Bridget Riley is known for those intense paintings of colour and pattern that zip, swim and sing before your eyes. Flashing stripes, circles, triangles and ellipses that fool the eye into thinking that there are moving shapes on the canvas. Sometimes the strobing effect is so intense, you might have to look away. Often lumbered with the awkward mantle "op artist", this painter, now in her seventies, is one who has devoted her artistic life to understanding what might be termed "the eye's mind"; how form, colour and vision move us and excite us, and how the eye travels in an image. Such popular appeal did Riley's paintings have in the 1960s that copies of them made their way (much to the artist's chagrin) on to mini-dresses and curtains. While Riley's paintings of this kind are well known, just opened in a room in the National Portrait Gallery are some of her little-known sketches. The display comprises a few of Riley's portraits, drawn from life, made while she was a student at Goldsmiths college in the 1950s. On smudgy paper, worked and worried, sketchy faces of the artist's friends and family appear out of the page, often accompanied by a little cartoon or a preliminary sketch.
Riley has previously spoken about the way in which life drawing was at the root of her practice. In the same way that looking at a Titian or a Seurat taught her about the underlying structure of colour and the way that colour moves the eye, understanding the human figure taught her to see the forms underlying the image. She spent a lot of time in the drawing room in the British Museum, studying Rembrandt, Raphael and Ingres.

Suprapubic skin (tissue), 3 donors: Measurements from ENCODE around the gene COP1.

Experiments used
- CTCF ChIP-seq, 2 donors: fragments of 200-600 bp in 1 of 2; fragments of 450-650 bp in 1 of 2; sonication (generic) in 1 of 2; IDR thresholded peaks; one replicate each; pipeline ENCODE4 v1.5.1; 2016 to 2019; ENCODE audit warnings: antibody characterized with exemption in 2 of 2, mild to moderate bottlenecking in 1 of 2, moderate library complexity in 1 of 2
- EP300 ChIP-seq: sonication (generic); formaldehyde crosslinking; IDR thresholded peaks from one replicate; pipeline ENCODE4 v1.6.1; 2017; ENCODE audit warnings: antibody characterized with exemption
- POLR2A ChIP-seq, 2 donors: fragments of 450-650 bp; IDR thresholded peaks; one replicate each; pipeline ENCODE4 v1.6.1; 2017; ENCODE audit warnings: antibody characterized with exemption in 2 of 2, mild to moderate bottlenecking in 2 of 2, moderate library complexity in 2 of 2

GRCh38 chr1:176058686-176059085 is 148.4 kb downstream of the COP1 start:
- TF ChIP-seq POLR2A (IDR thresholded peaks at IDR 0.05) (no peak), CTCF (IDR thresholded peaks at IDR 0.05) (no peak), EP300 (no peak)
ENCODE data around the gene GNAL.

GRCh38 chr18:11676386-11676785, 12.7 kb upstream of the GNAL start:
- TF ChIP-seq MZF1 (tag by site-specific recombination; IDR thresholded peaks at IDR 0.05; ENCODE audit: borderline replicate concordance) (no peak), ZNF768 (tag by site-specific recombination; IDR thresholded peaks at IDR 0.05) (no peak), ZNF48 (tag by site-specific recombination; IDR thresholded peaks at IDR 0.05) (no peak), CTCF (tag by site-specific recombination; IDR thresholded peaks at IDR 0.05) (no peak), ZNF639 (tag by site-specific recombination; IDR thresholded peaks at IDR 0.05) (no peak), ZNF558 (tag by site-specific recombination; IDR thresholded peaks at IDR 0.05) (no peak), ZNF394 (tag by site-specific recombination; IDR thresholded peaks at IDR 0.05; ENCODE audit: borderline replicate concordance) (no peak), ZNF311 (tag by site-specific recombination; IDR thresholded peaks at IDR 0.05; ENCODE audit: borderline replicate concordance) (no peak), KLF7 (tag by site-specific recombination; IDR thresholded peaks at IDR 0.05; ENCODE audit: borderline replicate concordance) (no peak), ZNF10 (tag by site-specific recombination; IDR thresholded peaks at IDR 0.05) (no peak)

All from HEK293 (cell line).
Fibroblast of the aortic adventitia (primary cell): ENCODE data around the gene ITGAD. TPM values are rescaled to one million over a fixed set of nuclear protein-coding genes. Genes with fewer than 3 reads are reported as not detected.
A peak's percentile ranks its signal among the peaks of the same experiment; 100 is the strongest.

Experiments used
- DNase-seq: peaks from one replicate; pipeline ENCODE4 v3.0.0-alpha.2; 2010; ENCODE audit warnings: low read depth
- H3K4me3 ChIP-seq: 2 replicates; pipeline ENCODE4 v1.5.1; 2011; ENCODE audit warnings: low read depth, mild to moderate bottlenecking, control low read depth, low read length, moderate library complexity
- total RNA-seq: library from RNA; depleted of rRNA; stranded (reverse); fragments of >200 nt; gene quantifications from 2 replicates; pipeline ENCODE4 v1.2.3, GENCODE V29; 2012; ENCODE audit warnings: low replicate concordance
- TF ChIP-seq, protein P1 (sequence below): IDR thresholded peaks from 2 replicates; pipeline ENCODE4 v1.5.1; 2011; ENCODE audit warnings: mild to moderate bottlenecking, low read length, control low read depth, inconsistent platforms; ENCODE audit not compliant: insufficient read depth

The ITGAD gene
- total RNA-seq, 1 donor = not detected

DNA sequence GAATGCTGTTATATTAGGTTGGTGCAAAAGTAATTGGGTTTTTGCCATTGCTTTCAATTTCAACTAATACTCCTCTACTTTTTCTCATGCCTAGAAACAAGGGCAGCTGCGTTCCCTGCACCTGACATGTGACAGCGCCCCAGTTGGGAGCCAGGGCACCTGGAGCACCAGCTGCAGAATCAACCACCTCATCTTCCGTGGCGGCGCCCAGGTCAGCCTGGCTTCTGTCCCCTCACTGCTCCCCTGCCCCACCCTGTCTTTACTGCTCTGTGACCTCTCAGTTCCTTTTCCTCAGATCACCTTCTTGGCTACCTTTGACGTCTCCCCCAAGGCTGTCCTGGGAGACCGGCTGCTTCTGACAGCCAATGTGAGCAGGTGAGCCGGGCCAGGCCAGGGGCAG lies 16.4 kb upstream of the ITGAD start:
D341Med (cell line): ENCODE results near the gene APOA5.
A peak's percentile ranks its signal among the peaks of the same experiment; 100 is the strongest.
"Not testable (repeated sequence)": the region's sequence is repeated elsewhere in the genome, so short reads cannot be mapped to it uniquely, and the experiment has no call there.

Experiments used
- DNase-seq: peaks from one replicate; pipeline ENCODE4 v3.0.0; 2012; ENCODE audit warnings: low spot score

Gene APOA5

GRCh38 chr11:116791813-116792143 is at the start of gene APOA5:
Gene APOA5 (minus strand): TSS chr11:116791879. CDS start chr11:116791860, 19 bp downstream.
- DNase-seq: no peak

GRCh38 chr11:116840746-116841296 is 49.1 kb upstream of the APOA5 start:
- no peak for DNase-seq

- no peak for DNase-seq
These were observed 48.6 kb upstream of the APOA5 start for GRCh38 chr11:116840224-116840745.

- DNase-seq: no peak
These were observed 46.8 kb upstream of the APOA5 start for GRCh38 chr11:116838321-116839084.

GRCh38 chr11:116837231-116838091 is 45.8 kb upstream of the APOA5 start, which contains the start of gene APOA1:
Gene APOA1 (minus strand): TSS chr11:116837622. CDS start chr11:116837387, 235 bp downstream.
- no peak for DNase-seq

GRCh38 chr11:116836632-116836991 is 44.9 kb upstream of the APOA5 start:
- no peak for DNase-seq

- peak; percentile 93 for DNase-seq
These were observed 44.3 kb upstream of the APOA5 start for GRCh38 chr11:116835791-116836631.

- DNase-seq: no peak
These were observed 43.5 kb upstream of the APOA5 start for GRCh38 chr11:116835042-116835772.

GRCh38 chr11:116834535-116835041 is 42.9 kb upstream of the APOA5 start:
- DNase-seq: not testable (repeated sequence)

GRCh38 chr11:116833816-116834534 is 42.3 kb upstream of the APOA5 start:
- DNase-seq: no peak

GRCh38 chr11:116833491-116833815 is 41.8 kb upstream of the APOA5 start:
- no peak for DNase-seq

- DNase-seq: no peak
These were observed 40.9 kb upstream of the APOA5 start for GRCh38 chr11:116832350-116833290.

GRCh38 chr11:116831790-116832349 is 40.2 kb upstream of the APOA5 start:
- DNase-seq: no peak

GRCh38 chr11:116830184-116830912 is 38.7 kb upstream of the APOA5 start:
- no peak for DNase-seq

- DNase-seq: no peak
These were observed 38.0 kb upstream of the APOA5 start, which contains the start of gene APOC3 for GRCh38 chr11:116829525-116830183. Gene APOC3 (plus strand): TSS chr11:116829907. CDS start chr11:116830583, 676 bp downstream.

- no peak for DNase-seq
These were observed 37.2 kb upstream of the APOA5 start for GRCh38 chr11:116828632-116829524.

But what makes these portraits Riley's? The first thing is the sense of the bodies in space and their repose. Even though we only see glimmers of faces, Riley's rendering of these faces gives us a strong sense of where the rest of their body is, and how it lies. Louise Asleep is such a gentle image, shading on a woman's face and neck that, with light strokes, combines the restful softness of sleep in face and body. It's an entire composition yet we only see a glimpse.
The second thing you might recognise is a focus on the eyes and where her subjects are looking. Young Girl depicts a young, stubborn face, square jaw jutting and eyes looking, headstrong, into the distance. Older Woman Looking Down, however, is a sketch from the mid-1950s of a woman with a sharp face and sharp haircut. Both have begun to sag and her expression is soft. The depiction of ageing is somehow unbearably sad, because it is so mild, and the woman's downcast glance is elegant and resigned.
While these sketches offer an unexpected route into Riley's later work, it's hard to get her great paintings out of your mind. For those just getting to know Riley's work, I'd recommended looking at those paintings, the results of years of experiment and understanding, which surprise me nearly every time I see them. Her portrait drawings seen here are only the beginning.
To 5 December ( www.npg.org.uk )